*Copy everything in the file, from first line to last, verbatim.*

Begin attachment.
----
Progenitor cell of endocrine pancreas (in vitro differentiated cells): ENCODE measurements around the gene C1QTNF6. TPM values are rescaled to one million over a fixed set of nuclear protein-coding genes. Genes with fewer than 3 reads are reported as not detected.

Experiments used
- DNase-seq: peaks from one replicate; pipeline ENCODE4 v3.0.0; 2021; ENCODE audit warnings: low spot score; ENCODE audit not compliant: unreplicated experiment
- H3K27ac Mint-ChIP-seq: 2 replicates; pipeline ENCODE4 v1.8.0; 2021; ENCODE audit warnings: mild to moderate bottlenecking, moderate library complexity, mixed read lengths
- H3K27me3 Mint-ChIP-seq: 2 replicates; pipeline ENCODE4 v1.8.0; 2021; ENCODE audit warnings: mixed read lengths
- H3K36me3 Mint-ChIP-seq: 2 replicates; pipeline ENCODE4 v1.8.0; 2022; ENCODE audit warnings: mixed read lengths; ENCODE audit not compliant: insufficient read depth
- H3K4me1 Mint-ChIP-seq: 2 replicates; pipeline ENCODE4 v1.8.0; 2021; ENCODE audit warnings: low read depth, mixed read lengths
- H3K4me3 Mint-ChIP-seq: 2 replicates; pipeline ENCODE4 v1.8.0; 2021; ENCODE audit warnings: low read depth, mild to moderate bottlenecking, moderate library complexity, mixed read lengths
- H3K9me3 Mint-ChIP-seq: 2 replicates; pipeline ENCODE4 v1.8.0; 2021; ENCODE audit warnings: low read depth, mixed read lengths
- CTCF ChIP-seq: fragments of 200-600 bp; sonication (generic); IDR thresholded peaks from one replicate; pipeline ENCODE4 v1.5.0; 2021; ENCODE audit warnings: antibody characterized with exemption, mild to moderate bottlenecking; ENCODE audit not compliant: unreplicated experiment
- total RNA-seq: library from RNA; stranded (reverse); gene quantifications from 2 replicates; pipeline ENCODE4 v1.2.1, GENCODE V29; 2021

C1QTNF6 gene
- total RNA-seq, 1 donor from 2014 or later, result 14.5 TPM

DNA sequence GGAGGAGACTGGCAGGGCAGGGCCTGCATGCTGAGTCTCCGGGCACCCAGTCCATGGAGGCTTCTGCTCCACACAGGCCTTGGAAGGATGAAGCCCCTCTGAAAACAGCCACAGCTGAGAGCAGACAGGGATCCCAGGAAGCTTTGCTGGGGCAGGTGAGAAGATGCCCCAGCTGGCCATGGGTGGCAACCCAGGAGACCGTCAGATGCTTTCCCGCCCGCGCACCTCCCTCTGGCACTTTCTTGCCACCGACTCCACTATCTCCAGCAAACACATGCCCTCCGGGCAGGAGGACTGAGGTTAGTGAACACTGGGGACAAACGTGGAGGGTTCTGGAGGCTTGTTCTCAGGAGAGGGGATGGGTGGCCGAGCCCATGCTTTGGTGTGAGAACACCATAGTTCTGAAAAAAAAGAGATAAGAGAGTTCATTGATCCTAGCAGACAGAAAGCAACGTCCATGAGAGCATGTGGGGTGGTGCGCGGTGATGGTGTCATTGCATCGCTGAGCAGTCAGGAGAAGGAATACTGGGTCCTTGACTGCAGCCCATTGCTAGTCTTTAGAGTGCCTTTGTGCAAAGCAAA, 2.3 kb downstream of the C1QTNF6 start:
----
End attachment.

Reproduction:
Progenitor cell of endocrine pancreas (in vitro differentiated cells): ENCODE measurements around the gene C1QTNF6. TPM values are rescaled to one million over a fixed set of nuclear protein-coding genes. Genes with fewer than 3 reads are reported as not detected.

Experiments used
- DNase-seq: peaks from one replicate; pipeline ENCODE4 v3.0.0; 2021; ENCODE audit warnings: low spot score; ENCODE audit not compliant: unreplicated experiment
- H3K27ac Mint-ChIP-seq: 2 replicates; pipeline ENCODE4 v1.8.0; 2021; ENCODE audit warnings: mild to moderate bottlenecking, moderate library complexity, mixed read lengths
- H3K27me3 Mint-ChIP-seq: 2 replicates; pipeline ENCODE4 v1.8.0; 2021; ENCODE audit warnings: mixed read lengths
- H3K36me3 Mint-ChIP-seq: 2 replicates; pipeline ENCODE4 v1.8.0; 2022; ENCODE audit warnings: mixed read lengths; ENCODE audit not compliant: insufficient read depth
- H3K4me1 Mint-ChIP-seq: 2 replicates; pipeline ENCODE4 v1.8.0; 2021; ENCODE audit warnings: low read depth, mixed read lengths
- H3K4me3 Mint-ChIP-seq: 2 replicates; pipeline ENCODE4 v1.8.0; 2021; ENCODE audit warnings: low read depth, mild to moderate bottlenecking, moderate library complexity, mixed read lengths
- H3K9me3 Mint-ChIP-seq: 2 replicates; pipeline ENCODE4 v1.8.0; 2021; ENCODE audit warnings: low read depth, mixed read lengths
- CTCF ChIP-seq: fragments of 200-600 bp; sonication (generic); IDR thresholded peaks from one replicate; pipeline ENCODE4 v1.5.0; 2021; ENCODE audit warnings: antibody characterized with exemption, mild to moderate bottlenecking; ENCODE audit not compliant: unreplicated experiment
- total RNA-seq: library from RNA; stranded (reverse); gene quantifications from 2 replicates; pipeline ENCODE4 v1.2.1, GENCODE V29; 2021

C1QTNF6 gene
- total RNA-seq, 1 donor from 2014 or later, result 14.5 TPM

DNA sequence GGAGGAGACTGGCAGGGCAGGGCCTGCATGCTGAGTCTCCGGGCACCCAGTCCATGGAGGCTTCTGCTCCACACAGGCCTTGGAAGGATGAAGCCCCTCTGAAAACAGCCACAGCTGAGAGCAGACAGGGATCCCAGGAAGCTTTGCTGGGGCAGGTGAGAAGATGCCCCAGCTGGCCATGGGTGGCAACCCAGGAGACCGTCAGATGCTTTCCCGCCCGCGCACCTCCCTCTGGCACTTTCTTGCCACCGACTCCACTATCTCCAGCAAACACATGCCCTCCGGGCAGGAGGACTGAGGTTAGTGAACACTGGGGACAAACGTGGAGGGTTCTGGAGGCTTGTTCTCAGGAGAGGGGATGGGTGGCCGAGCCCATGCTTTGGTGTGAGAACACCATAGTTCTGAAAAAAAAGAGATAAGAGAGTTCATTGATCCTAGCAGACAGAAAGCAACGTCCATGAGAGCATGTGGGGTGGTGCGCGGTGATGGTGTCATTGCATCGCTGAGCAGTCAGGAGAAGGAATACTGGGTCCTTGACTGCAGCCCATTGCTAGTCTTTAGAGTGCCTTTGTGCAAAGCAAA, 2.3 kb downstream of the C1QTNF6 start: